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\lecture{10}{October 9, 2002}{Madhu Sudan}{Fu Liu}
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\section{Overview}
\label{sec:overivew}
\begin{itemize}
\item Algorithmic issues
\item Algorithm for decoding Reed-Solomon codes
\end{itemize}
\section{Algorithmic tasks}
Broadly, it's relatively easier to give an encoding function and construction of a code than to find a decoding algorithm.
\subsection{Encoding}
If given a family of encoding functions $\{E_n | E_n : \{0, 1\}^k \rightarrow \{0, 1\}^n \}_n$,
we would like to ask that how efficiently they can be computed.
It turns out that it is pretty hard when code is specified as part of the input.
Fortunately, it works well for linear codes in polytime.
Also, if the encoding problem is given as "given an circuit $E,$ for the $i$th member of a family of a code, and a message $m,$
compute its encoding." The this problem is trivial to solve in linear time in the size of $E.$
\subsection{Construction of Code}
\begin{itemize}
\item Code $\cal C \subseteq$ $\{0, 1\}^n$
\item $|\cal C|$ $= 2^k$
\item Encoding circuit $E: \{0, 1\}^k \rightarrow \cal C.$
Circuit for $E$ maybe specifictation of $\cal C.$
\item \[
Decide(x) = \left\{
\begin{array}{ll}
1, &\quad \mbox{if $x \in \cal C$}\\
0, &\quad \mbox{otherwise}
\end{array}
\right.
\]
Circuit for $Decide$ is specification of $\cal C.$
\end{itemize}
\subsection{Decoding}
Now we come to the hard part. The problem can be stated informally as "if message $c$ is sent, how can we compute $c$ from the received message $r$? Also, we we consider the specification of the encoding function $E,$ when/how is it specified" and "how much time it takes to design the decoding algorithm"... Unfortunately, these problems are so hard that we do not know any efficient algorithm. So we will have to focus on some specific codes.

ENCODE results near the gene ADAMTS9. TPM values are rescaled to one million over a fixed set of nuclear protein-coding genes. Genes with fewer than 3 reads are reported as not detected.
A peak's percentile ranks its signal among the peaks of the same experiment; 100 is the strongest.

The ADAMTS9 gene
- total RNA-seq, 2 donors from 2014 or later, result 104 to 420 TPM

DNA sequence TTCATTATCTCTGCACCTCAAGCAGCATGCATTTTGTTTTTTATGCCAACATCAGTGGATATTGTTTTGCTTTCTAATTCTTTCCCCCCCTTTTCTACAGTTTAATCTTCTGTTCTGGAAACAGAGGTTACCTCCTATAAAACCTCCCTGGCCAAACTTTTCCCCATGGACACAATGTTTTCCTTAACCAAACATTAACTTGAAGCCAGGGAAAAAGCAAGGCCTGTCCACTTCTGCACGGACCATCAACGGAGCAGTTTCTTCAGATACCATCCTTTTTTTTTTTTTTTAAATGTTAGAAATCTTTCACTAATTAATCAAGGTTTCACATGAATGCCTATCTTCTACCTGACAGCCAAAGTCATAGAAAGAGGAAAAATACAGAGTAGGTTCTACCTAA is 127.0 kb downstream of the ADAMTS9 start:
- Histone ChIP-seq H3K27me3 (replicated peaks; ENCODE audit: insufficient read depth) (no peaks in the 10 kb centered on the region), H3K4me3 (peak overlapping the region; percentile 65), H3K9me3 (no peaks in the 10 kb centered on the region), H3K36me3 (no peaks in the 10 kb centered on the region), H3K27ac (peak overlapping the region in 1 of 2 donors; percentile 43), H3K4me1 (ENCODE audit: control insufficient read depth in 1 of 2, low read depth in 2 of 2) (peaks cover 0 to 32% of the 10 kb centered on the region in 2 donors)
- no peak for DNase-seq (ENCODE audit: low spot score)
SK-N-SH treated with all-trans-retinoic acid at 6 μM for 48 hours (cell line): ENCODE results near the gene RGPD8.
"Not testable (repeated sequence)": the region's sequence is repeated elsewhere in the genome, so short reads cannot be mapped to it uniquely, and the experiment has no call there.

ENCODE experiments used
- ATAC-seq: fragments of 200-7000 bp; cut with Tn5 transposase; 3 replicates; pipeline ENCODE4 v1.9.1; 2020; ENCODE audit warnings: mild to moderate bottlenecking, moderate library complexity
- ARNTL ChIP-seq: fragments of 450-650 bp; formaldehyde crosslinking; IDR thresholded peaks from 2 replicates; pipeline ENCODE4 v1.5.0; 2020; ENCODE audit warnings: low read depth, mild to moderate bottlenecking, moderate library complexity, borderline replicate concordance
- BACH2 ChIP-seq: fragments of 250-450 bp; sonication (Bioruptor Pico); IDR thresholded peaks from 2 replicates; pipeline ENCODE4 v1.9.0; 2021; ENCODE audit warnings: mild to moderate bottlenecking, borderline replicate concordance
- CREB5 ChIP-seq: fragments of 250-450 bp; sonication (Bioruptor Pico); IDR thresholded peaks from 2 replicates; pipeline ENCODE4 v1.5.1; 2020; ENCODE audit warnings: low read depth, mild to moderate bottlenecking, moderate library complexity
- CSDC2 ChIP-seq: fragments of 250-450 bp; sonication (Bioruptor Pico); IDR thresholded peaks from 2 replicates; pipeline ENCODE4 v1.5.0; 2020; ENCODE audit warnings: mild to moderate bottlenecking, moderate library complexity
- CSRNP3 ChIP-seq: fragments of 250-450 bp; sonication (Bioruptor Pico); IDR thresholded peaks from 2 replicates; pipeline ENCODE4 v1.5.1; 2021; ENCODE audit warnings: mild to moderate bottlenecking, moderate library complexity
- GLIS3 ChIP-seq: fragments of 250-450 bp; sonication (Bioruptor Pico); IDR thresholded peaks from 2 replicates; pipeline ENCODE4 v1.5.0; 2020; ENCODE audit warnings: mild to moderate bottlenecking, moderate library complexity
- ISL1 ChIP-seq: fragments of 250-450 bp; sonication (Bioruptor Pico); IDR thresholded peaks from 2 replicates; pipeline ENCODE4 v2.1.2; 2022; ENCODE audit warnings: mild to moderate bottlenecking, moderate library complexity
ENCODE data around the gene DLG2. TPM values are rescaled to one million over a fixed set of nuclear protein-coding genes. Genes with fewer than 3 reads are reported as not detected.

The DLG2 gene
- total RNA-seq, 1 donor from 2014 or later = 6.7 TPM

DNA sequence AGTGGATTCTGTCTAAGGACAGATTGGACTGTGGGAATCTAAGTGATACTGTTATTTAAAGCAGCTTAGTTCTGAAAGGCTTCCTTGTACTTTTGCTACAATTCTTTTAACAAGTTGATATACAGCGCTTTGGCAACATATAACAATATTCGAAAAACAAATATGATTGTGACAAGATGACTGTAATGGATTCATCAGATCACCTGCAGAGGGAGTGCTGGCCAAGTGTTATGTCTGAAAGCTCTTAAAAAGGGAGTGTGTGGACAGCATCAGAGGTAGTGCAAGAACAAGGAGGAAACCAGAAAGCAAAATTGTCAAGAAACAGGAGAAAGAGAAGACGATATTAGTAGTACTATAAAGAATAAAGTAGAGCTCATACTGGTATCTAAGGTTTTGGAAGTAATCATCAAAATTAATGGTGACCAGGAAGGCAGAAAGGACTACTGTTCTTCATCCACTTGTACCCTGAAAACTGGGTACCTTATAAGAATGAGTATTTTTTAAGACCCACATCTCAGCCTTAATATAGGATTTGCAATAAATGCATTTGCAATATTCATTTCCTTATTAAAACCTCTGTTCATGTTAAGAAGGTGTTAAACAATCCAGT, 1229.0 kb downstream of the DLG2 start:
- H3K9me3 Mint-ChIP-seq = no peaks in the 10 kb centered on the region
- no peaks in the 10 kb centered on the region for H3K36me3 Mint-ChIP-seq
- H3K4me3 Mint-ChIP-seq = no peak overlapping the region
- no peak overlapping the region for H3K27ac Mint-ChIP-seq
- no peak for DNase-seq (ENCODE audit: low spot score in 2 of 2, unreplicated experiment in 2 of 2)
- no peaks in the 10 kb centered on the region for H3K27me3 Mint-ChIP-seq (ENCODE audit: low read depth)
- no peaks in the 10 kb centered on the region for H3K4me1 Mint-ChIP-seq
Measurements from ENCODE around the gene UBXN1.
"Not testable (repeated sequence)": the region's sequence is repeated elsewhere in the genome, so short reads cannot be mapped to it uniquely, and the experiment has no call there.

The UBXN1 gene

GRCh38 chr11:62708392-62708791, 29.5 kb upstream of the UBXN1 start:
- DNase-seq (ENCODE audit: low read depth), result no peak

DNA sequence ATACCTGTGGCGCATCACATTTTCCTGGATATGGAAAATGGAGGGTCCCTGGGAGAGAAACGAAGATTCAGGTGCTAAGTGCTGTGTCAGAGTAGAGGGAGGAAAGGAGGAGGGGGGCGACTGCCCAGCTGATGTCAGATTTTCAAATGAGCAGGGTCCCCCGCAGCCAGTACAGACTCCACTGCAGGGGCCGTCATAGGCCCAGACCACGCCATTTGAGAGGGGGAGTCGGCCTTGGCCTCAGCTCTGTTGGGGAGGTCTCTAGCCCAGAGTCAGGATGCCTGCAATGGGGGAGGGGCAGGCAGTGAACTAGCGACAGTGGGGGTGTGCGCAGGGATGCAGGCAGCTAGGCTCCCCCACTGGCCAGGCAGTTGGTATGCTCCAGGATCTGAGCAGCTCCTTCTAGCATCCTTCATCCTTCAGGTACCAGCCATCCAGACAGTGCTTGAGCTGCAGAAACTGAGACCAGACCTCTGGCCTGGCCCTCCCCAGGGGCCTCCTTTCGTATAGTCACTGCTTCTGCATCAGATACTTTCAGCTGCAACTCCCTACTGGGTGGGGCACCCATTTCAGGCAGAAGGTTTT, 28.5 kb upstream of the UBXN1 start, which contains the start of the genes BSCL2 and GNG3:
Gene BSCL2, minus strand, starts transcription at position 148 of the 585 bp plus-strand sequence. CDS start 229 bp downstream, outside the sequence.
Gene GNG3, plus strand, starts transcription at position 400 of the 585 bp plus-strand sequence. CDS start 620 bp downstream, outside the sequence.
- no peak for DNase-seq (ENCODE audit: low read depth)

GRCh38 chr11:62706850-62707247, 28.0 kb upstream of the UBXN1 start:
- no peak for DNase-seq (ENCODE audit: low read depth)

\subsubsection{Popular definitions in decoding}
\begin{enumerate}
\item{Maximum Likelihood Decoding (MLD)}
If we are given the channel, the code $\cal C,$ and a received vector $r \in \Gamma^n,$ find a codeword $c \in \cal C,$ which
$$\mbox{maximizes Pr}_{\mbox{channel}} \mbox{ [$r$ seen $|$ $c$ sent].}$$
\item{Nearest Codeword Problem (NCP)}
Given channel and the code $\cal C,$ and received vector $r \in \Sigma^n,$ find a codeword $c \in \cal C,$ which
$$\mbox{minimizes } \Delta (c, r).$$
If we look back the MLD problem and give the channel as a $q$-ary symmetric channel, i.e. if $\Sigma = \{x_1, x_2, \dots, x_q\},$ for $\forall i: 1 \le i \le q,$ the probability of $x_i$ seen when $x_i$ sent is $1-p,$ and the probablity of $x_j (j \neq i)$ seen when $x_i$ sent is $p \over {1-q},$
where $1 - p > { 1 \over q}$ and $|\Sigma| = q.$ Then this problem is just a NCP.
This is a connection between MLD and NCP.
\item{Soft-decision Decoding Problem}
Given the channel, the code $\cal C$ and a $\Sigma$ by $n$ matrix $M,$ whose entries are nonnegative reals, find a $c \in \cal C,$ that
$$\mbox{minimizes} \Sigma_{i=1}^n M_{c_i,i}$$
If $M$ is given as a $0/1$ matrix with one $1$ in each column. Then it is the NCP problem.
If Assume the given channel is i.i.d.. Then
\begin{eqnarray}
& &\mbox{Pr[$r$ seen $|$ $c$ sent]} \nonumber \\
&=&\Pi_{i=1}^n \mbox{Pr[$r_i$ seen $|$ $c_i$ sent]} \nonumber \\
&=&\mbox{EXP} (\Pi_{i=1}^n \underbrace{- log \mbox{ Pr}[r_i \mbox{ seen} | c_i \mbox{ sent} ]}_{M_{c_i, i}}) \nonumber
\end{eqnarray}
By the equation above, soft-decision decoding solves MLD for i.i.d. channel.
\end{enumerate}
\subsubsection{Reasonable decoding problems}
For a decoding problem, we should consider both the number of errors we're trying to correct and number of errors the code designed to handle.
Let's look at the following three questions:
\begin{enumerate}
\item{Unambiguous/unique decoding}
Given a code $\cal C$ with minimum distance $d,$ and $r \in \Sigma^n,$ find codeword $c$ such that $\Delta(r, c) < {d \over 2}$ if it exists.
Sometimes it is also called Bounded Distance Decoding.